Ikea has said it will start talks with victims over compensation, if allegations are proved that forced laborers in communist East Germany made products for the Swedish furniture giant.
Ikea said it was investigating claims that forced laborers in East Germany (GDR) made furniture for the company and that it was open to talks about compensation, if they were proven to be true.
"We would be happy to have a dialog with those affected and also with organizations," Ikea Sweden spokeswoman Ylva Magnusson told the DPA news agency on Wednesday.
A Swedish documentary due to be broadcast on SVT public television on Wednesday evening alleges that political prisoners in communist East Germany were forced to work for Ikea. The Stasi archives, where the files of the East German secret police are collected, hold more than 800 documents from the years 1976 and 1989 - when the Berlin Wall fell - that refer to Ikea, SVT said.
Ikea has applied for files from the archive, some of which it has already received. The probe was apparently focused on the early 1980s, though furniture was produced for Ikea in East Germany starting in the 1960s.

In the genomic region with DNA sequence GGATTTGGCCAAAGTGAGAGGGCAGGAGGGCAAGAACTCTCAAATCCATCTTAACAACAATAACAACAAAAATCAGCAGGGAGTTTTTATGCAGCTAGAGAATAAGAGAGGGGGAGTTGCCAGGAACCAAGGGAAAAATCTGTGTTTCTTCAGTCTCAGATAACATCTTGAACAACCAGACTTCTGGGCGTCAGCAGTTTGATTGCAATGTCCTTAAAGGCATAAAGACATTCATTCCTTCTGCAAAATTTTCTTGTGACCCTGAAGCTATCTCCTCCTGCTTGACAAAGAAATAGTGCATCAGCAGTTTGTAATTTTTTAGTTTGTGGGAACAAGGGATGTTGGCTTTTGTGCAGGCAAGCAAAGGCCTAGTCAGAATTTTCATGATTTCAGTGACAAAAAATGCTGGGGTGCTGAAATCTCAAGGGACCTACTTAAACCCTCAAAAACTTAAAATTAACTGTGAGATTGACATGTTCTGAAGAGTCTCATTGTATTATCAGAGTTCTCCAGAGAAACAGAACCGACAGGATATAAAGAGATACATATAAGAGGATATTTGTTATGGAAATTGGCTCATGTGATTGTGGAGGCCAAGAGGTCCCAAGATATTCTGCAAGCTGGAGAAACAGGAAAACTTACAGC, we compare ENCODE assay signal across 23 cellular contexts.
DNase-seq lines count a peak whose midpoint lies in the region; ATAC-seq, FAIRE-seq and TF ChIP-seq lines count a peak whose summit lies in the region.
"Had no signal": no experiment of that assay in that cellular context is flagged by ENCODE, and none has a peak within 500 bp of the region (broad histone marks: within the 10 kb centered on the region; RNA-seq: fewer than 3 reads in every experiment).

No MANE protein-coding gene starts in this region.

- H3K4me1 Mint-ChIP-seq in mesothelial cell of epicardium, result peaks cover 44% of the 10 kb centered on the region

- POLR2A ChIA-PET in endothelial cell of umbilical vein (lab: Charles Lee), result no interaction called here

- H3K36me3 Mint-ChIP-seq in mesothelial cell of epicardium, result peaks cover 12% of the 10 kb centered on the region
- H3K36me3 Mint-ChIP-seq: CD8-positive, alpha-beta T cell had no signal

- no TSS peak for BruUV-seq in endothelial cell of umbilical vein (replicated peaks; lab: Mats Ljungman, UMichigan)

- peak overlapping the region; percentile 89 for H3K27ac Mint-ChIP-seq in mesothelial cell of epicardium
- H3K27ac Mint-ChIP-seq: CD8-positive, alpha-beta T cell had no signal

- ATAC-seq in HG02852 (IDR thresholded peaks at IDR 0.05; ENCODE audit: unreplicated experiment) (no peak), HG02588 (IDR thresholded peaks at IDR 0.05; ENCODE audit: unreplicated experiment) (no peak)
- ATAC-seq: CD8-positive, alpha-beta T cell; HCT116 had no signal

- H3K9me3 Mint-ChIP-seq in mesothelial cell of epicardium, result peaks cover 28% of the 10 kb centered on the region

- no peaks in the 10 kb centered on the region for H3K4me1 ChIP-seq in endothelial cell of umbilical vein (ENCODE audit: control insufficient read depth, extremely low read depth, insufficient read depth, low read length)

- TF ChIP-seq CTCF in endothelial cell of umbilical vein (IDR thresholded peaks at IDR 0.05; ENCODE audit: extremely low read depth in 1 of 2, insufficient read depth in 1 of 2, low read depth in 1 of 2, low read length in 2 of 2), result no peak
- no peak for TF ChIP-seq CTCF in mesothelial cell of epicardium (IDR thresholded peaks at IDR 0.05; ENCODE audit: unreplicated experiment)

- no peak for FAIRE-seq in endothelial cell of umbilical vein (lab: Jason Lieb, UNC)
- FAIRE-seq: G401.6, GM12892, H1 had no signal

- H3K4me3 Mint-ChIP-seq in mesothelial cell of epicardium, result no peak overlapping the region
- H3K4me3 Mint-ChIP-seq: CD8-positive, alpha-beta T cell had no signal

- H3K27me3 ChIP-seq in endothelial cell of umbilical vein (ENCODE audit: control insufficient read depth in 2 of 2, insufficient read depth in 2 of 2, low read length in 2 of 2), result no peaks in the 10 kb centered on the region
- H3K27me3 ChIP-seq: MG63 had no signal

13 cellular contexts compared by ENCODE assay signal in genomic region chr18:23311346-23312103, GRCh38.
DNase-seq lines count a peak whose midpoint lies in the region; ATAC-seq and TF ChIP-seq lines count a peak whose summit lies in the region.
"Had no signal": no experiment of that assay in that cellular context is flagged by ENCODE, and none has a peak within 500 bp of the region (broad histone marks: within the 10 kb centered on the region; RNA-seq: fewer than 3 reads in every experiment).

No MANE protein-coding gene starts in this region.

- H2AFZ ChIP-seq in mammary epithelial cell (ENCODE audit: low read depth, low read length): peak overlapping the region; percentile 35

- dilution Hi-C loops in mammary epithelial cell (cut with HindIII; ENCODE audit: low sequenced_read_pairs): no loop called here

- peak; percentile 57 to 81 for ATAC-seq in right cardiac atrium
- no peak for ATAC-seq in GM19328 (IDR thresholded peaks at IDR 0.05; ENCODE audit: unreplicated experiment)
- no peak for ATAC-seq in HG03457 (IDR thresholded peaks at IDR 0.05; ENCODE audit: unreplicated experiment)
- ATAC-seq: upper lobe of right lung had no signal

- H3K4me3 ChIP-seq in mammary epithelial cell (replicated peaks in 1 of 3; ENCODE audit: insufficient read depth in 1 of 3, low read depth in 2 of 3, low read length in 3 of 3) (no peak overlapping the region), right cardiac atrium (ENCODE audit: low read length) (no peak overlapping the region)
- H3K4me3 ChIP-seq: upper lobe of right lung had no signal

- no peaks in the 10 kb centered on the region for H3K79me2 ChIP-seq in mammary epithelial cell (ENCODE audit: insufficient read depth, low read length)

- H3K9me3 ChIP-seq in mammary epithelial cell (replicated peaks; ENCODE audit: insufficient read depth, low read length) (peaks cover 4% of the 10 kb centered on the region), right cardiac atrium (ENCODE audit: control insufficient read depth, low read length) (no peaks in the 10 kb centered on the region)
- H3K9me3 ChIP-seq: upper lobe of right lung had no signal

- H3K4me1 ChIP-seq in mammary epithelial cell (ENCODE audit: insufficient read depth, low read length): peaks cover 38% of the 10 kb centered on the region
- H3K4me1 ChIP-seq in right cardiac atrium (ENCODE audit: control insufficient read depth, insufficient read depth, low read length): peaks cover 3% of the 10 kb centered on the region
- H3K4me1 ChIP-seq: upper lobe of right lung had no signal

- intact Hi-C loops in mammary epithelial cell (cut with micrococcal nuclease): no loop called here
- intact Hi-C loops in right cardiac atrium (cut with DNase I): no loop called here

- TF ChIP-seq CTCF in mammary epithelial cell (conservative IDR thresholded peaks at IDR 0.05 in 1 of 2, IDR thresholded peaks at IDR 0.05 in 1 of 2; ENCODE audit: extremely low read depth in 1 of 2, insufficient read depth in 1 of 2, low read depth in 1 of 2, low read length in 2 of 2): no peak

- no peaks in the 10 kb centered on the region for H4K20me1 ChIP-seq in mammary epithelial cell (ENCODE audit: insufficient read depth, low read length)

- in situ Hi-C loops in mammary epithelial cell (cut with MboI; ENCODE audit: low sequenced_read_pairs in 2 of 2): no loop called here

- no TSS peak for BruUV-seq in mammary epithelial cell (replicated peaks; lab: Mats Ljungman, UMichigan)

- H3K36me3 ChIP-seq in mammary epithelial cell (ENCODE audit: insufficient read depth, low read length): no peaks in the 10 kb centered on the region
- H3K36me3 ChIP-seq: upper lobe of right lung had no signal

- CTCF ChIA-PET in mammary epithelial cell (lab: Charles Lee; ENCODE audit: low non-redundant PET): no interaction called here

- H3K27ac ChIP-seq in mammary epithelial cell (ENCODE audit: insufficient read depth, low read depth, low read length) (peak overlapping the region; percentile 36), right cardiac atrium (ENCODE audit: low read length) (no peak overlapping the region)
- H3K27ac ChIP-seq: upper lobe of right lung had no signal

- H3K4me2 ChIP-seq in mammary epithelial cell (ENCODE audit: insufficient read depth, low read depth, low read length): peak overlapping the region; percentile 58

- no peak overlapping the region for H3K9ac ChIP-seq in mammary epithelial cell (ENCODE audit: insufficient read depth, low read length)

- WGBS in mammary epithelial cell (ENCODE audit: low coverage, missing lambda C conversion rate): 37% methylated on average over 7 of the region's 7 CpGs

"We are asking for the release of documents from the old Stasi archive and are interviewing people within Ikea who were there at the time," Ikea spokeswoman Jeanette Skjelmose, told Swedish news agency TT. "So far, there are no indications that we asked for prisoners to be used in production or that we had any knowledge of it."
"What we are now trying to determine is whether it happened without our knowledge," she added.
'Ikea is not alone'
The head of the memorial to the Stasi's victims, Hubertus Knabe, stressed in an interview published Wednesday in the Mitteldeutsche Zeitung that Ikea should compensate any victims.
Many companies had profited from GDR forced laborers, Knabe said, adding that it was a problem the government should address. He put the number of possible victims at 100,000.
A German documentary made similar allegations against Ikea in the autumn of 2011.
ncy/pfd (dpa, AFP)